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  • 1.
    Brunninge, Olof
    et al.
    Jönköping University, Jönköping International Business School, JIBS, Business Administration. Jönköping University, Jönköping International Business School, JIBS, Center for Family Enterprise and Ownership (CeFEO).
    Melander, Anders
    Jönköping University, Jönköping International Business School, JIBS, Center for Family Enterprise and Ownership (CeFEO).
    The dynamics of path dependence on the individual, organizational and the field levels: MoDo, the Kempe family and the Swedish pulp and paper industry 1873–19902016In: Management & Organizational History, ISSN 1744-9359, E-ISSN 1744-9367, Vol. 11, no 2, p. 189-210Article in journal (Refereed)
    Abstract [en]

    Path dependence is a promising and increasingly popular perspectivefor analysing long-term historical developments in firms, industriesor referring to other units of analysis. A central assumption is thatpaths can narrow down as a result of self-reinforcing processesthat eventually result in a lock-in that is difficult, if at all possible, toreverse. Typically, path dependence is investigated relating to onepath on a specific unit of analysis, e.g. an organization. The presentarticle explores how different paths on different levels of analysis caninfluence each other. Empirically, we use the long-term developmentof the Swedish pulp and paper company MoDo as the focal level ofanalysis. The organizational level paths are then related to paths onthe field level of the Swedish pulp and paper industry and to pathsrepresented by individual owner-managers’ ways of thinking. Weconceptualize the dynamic interplay between paths by elaboratingon processes of path-spreading, path-breaking, path-convergenceand path-divergence.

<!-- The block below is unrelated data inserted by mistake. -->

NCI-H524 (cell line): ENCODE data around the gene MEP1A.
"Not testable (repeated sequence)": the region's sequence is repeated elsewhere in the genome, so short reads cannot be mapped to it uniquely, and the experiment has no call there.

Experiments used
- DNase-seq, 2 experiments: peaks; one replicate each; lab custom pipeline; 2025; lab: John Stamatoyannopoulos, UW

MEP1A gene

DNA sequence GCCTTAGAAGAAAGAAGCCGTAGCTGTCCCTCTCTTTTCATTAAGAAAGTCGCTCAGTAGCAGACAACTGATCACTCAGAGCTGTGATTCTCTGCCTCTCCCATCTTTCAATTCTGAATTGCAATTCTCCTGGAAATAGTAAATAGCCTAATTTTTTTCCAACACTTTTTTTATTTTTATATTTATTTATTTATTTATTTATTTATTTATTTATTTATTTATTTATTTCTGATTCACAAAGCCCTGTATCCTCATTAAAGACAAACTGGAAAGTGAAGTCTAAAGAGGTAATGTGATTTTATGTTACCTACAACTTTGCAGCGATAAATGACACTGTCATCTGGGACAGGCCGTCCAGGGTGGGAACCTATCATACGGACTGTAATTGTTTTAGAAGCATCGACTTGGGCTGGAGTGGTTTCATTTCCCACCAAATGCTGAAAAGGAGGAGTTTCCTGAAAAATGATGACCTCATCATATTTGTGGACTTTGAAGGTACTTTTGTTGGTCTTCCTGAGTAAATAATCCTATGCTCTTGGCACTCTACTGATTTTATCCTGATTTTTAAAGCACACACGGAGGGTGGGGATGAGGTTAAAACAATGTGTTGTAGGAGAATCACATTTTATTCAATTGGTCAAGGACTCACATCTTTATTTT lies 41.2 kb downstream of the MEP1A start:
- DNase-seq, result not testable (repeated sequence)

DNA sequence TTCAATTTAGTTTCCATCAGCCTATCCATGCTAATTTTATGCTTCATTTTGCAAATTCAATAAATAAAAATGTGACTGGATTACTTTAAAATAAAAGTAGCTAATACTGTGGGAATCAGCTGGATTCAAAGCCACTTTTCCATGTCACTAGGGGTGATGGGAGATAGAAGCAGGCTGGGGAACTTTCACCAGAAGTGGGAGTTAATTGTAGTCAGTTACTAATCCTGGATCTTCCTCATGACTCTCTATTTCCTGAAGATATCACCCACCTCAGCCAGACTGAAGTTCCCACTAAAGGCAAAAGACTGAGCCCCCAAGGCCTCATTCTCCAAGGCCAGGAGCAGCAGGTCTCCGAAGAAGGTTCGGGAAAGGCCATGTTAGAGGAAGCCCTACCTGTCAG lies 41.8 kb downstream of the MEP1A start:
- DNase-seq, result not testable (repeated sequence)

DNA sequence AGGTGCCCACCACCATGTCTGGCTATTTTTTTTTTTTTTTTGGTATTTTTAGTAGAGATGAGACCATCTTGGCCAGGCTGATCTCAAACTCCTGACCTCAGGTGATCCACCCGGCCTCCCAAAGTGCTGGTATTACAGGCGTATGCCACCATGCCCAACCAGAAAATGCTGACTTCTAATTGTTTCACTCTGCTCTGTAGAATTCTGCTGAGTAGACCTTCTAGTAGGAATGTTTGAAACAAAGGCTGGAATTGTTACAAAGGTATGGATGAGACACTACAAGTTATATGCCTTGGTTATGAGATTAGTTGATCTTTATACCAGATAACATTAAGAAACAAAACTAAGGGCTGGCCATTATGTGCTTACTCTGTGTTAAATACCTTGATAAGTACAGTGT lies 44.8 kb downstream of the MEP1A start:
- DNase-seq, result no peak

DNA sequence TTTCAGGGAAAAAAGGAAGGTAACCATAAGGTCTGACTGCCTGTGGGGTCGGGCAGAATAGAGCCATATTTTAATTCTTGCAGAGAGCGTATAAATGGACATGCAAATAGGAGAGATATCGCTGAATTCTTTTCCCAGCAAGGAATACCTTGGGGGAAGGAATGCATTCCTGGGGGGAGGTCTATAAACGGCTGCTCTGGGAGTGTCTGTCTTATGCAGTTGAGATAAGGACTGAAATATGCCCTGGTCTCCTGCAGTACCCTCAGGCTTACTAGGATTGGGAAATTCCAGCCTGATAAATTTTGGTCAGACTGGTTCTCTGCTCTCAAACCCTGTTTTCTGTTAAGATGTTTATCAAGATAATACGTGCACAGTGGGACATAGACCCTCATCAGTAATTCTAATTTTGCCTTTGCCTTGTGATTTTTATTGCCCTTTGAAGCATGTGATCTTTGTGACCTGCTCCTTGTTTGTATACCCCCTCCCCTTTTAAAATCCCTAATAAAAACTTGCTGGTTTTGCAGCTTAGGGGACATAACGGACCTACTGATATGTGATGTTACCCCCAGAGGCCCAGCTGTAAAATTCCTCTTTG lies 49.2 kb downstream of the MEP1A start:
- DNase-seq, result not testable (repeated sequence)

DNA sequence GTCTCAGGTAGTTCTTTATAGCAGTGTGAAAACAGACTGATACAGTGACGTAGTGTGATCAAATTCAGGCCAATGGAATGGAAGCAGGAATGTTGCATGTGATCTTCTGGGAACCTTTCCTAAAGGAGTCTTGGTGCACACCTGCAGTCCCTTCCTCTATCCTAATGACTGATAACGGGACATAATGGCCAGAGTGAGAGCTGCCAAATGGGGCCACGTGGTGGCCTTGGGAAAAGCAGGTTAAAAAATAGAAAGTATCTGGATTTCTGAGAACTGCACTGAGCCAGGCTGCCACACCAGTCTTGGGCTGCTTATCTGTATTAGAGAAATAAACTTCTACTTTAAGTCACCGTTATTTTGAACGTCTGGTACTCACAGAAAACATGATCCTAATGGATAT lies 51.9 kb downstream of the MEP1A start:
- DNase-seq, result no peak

• 2.
    Dribe, Martin
    et al.
    Lund University.
    Nystedt, Paul
    Lund University.
    Fertility and Economic Stress in Southern Sweden, 1829-18672000In: Marriage, family formation, and population behavior in the past: An East-West comparison / [ed] J. Lee, G. Songyi, & D. Yizhuang, Beijing: Peking University Press, 2000Chapter in book (Refereed)